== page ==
Monday, February 5, 2018

As Bright as Heaven, by Susan Meissner

Berkley Publishing Group, ISBN 9780399585968, February 2018

In 1918, with the Great War under way, but not yet having a big impact at home in America, the Bright family moves from Quakertown to Philadelphia. Thomas Bright has been asked to join his Uncle Fred's undertaker business, and eventually be his heir.

It's not Thomas's viewpoint, or Fred's, that we see this story from. It's Thomas's wife, Pauline, and their three daughters, Evelyn, Maggie, and Willa, who tell the story.

All seems bright and hopeful when they arrive. Evelyn has access both to her uncle's own library, and to the public library not far away. Maggie makes friends with Charlie Sutcliffe, and his older brother, Jamie, who live across the street. Willa makes new friends. Thomas learns to be an undertaker, and in time, a fully trained mortician. Fred is reluctant to agree, at first, but Pauline takes over the cosmetics for the dead, once they are embalmed and any major injuries repaired by Thomas and Fred. Even more gradually and reluctantly, Maggie is allowed to join her mother in that final preparation of the dead. They both find comfort and fulfillment in it.

Then things change. Jamie Sutcliffe is drafted. Thomas enlists so that he can get assigned as a medic rather than infantry. The Brights and the Sutcliffes adjust to life without Thomas and Jamie, but that's only the start. Stories of an exceptionally nasty influenza, called the Spanish flu more by accident than any good reason--and it's not long before the flu makes its way to Philadelphia.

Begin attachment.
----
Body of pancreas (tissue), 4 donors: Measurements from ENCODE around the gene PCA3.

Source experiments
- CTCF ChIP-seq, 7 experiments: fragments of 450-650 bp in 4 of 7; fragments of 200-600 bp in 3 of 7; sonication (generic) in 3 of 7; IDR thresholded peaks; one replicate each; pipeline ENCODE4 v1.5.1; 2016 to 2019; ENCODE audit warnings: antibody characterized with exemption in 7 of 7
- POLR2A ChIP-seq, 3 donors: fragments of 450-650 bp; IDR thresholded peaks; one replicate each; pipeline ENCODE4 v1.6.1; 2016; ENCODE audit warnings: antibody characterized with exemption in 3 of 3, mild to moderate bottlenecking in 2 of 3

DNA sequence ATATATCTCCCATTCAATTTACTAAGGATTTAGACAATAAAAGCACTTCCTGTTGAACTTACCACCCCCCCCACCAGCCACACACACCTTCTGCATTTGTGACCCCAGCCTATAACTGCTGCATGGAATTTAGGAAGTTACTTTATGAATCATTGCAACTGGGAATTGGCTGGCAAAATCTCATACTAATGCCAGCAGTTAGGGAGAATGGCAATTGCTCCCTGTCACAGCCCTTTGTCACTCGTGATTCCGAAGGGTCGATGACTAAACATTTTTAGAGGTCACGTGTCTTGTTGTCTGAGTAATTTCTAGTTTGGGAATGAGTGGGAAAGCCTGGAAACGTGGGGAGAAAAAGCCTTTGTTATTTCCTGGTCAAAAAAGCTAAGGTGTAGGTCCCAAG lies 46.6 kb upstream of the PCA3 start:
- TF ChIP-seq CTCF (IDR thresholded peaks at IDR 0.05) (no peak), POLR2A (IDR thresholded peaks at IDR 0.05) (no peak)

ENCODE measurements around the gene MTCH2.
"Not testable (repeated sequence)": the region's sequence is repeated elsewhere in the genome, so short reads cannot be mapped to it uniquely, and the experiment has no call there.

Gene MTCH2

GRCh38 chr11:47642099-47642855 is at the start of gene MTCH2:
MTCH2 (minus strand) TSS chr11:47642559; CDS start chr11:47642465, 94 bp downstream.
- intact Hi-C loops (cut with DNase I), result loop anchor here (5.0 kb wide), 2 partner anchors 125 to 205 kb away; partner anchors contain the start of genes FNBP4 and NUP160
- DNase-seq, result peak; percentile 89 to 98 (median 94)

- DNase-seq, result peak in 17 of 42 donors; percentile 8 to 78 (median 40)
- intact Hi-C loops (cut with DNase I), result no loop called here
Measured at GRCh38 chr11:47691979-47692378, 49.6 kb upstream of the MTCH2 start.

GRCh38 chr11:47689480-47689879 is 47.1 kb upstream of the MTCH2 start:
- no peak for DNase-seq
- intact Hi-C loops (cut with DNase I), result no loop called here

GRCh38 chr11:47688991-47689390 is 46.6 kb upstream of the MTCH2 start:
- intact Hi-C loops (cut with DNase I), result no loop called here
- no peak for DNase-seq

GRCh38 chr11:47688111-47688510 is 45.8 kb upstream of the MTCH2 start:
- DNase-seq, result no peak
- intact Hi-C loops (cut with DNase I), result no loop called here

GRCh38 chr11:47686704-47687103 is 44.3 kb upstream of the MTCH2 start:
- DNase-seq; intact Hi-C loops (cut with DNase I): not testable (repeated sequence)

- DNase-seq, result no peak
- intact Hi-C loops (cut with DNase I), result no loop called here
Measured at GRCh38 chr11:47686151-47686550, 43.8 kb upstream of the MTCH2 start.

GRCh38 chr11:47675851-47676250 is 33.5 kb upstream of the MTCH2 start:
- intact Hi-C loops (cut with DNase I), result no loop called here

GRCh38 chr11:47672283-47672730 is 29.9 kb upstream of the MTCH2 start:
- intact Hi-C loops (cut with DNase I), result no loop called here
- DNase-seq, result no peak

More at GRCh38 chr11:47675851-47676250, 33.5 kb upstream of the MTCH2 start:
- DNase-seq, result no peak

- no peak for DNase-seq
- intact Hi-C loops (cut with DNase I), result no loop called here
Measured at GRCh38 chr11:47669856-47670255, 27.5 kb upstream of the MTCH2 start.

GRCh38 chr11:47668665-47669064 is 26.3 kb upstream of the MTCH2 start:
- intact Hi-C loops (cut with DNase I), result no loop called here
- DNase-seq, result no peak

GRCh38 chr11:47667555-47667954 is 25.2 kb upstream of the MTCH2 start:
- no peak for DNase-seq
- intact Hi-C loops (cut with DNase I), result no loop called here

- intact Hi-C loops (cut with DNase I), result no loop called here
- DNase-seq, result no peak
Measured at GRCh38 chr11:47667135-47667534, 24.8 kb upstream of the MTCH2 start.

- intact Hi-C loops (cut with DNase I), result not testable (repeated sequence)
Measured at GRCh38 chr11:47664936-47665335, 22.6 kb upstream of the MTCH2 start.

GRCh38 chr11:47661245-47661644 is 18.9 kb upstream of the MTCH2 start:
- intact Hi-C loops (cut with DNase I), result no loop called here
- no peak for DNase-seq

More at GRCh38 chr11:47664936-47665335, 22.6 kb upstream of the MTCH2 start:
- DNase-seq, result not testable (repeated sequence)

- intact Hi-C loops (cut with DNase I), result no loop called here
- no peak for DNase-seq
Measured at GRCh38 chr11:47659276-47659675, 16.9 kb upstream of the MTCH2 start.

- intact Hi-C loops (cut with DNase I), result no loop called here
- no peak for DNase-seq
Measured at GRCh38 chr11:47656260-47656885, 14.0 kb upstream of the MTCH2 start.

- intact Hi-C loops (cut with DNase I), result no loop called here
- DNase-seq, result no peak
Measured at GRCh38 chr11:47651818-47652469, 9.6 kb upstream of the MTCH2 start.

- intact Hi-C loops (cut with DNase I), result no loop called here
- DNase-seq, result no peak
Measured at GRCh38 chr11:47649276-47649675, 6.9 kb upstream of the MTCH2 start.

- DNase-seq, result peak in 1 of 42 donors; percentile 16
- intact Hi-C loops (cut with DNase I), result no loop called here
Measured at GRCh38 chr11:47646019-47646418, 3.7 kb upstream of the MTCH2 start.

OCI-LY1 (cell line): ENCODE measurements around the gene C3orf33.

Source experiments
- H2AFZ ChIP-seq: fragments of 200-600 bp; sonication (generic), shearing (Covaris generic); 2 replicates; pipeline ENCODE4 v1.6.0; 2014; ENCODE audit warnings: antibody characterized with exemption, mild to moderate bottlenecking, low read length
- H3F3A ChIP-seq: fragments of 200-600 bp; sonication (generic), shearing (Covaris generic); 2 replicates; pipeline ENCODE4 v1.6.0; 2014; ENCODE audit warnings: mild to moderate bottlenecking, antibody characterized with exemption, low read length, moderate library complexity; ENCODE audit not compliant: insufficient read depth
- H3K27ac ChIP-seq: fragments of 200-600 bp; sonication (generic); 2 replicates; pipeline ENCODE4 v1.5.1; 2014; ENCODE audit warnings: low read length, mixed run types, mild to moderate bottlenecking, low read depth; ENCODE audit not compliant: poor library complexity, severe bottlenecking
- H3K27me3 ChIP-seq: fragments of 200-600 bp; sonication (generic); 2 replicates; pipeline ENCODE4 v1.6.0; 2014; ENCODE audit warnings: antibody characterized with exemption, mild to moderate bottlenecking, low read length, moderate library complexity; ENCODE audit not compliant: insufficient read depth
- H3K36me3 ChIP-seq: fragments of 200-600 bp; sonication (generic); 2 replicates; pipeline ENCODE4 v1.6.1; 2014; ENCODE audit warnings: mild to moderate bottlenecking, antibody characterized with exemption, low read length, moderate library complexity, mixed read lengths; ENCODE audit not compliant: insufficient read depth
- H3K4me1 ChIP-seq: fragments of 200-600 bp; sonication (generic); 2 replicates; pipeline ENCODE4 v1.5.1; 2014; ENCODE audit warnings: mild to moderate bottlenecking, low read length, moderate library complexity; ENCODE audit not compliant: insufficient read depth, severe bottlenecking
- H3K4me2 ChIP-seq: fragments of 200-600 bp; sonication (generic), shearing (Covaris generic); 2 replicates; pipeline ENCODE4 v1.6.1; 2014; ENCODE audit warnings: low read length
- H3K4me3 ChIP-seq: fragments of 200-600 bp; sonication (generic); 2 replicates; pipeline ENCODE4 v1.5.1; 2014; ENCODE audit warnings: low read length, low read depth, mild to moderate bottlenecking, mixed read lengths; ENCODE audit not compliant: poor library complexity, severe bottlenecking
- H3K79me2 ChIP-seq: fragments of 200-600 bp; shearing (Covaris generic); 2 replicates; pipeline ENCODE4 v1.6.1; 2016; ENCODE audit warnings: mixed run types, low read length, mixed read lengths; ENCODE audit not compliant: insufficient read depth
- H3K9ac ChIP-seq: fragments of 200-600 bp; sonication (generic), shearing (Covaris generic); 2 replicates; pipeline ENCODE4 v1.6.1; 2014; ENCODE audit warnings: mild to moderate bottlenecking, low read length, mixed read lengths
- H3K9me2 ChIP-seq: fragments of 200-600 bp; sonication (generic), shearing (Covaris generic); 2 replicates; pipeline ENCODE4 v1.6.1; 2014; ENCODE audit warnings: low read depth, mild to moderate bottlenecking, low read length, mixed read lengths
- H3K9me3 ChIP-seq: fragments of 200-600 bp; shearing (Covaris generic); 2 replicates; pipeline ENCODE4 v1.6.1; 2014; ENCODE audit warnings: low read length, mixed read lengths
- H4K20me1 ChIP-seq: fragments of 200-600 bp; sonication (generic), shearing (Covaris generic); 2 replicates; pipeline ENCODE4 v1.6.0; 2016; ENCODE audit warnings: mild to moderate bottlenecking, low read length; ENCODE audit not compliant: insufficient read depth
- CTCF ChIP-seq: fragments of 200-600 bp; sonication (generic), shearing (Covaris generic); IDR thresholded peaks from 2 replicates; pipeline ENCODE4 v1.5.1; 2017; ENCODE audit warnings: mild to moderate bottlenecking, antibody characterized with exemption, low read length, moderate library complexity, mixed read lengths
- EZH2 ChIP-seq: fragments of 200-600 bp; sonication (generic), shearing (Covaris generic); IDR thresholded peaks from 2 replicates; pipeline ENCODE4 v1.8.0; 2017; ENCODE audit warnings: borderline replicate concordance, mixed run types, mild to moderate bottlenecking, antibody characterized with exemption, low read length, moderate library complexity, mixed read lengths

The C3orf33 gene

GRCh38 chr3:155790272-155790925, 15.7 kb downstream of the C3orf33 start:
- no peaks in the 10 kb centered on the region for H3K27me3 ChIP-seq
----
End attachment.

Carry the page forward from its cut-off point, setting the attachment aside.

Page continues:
Philadelphia was one of the hardest-hit American cities in what was possibly the deadliest pandemic in human history. The Brights and the Sutcliffes work their way through it, as the undertaking business becomes dramatically harder, and dramatically more heartbreaking. Both the numbers of the dead, and the potential threat of spreading the disease from handling them, makes speed, efficiency, and preventing gatherings of the family and friends terrible and necessary steps.

All four of the Bright ladies try to find their way to do the right things, the sensible things, the moral things in this time of trouble.

Not all of them will survive.

This is a very finely crafted and humane story, with beautifully developed characters.

Highly recommended.

I received a free electronic galley of this book from the publisher via NetGalley.

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